"Having said these things, Jesus went out with his disciples." The farewell discourse over, all that remains in the fourth gospel is for Jesus to complete his demonstration of love for both his disciples and the world. The final chapters of John put everyone and everything on trial: the krisis—Greek for "judgment"—can no longer be avoided.
The Johannine Jesus takes the journey to the cross with royal calm. Indeed, the narrator describes Jesus "going forth" to meet the band of soldiers and temple police sent by the conspirators to capture him (18:4). The narrative is thickly ironic: The arresting party is said to be carrying "torches and lamps" as they go to meet the one who is the Light of the world!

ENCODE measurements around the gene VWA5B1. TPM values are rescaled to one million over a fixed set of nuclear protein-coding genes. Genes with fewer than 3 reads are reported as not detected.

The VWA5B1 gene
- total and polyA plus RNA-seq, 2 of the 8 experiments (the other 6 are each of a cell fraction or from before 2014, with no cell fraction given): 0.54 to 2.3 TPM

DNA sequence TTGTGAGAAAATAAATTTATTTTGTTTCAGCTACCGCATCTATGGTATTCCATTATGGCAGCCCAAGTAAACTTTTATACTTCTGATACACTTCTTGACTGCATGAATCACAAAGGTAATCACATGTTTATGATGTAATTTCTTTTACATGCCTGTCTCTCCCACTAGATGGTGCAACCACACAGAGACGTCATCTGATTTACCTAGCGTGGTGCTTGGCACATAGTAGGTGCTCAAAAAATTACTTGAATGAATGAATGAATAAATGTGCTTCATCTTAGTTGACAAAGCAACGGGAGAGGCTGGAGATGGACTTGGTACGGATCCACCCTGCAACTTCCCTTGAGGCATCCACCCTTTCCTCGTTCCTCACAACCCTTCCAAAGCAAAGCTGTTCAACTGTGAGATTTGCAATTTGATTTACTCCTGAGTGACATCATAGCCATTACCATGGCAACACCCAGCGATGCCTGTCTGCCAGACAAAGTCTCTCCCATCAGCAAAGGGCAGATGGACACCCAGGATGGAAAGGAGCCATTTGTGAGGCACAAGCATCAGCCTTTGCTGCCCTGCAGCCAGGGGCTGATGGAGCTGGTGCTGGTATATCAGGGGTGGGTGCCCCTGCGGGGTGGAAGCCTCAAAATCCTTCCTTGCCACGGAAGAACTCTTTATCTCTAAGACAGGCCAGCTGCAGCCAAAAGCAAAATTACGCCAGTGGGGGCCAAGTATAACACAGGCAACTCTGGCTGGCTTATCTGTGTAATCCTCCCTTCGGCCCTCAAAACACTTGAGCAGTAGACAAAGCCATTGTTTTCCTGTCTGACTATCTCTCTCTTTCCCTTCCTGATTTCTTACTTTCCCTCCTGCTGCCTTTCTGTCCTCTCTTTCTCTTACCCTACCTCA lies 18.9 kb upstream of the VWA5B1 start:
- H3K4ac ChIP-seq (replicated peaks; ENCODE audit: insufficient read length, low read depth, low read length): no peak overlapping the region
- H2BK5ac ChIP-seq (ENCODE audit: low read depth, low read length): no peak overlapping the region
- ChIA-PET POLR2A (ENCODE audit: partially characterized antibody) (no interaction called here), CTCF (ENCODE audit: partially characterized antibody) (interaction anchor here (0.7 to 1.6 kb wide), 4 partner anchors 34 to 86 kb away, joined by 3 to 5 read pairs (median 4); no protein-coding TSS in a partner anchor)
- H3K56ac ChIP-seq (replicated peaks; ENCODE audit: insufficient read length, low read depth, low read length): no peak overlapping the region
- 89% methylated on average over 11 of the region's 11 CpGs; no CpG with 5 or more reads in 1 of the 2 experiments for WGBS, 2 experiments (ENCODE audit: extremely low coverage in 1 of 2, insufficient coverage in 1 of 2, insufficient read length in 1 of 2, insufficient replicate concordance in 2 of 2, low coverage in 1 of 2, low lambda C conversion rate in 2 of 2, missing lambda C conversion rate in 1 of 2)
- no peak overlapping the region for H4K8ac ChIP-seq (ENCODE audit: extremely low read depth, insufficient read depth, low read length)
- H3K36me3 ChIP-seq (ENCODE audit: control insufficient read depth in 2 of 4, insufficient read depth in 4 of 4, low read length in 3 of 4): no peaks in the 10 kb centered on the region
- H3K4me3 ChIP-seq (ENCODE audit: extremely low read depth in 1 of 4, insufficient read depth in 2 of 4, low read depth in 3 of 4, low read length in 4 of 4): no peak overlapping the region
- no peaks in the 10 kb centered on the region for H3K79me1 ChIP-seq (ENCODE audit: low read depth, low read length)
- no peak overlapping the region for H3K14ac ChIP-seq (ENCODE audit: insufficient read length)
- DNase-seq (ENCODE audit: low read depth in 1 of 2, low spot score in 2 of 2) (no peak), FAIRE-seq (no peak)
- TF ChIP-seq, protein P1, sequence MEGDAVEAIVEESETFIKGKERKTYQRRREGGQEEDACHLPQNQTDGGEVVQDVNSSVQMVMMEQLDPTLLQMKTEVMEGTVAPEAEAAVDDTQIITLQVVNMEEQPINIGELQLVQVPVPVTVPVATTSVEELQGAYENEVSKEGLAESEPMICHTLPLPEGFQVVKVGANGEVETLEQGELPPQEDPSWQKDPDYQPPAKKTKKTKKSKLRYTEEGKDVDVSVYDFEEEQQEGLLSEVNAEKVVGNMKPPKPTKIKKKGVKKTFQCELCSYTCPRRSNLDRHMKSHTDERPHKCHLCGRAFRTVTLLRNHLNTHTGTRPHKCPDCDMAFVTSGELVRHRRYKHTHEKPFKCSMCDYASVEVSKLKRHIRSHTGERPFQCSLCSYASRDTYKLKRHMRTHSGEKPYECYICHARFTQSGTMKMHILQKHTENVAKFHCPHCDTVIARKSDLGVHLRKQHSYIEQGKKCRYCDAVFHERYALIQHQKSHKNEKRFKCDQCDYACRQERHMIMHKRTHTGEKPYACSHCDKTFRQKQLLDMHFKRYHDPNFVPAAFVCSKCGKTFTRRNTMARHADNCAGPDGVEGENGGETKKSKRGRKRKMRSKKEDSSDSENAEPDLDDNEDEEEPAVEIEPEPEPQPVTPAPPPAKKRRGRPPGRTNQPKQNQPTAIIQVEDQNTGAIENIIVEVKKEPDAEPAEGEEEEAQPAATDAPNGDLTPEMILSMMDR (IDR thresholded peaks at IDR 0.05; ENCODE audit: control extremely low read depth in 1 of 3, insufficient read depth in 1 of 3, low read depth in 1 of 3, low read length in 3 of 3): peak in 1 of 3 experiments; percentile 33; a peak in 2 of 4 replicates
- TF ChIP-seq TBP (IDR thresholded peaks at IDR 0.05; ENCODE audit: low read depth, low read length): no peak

The first one put on trial in this series of judgments is Judas, who we have been warned repeatedly would be Jesus' betrayer. While Jesus is surrounded by the police and soldiers, the text surrounds Judas with God's presence, but leaves him "standing with them," that is, the arresting band (18:5). The presence of God is focused through Jesus' divine declaration in 18:5, "I am"—ego eimi, the response of God to Moses at the burning bush that has echoed throughout John's gospel. When the narrator quotes Jesus' statement in the next verse, repeating the sacred "ego eimi," Judas is left with no escape route.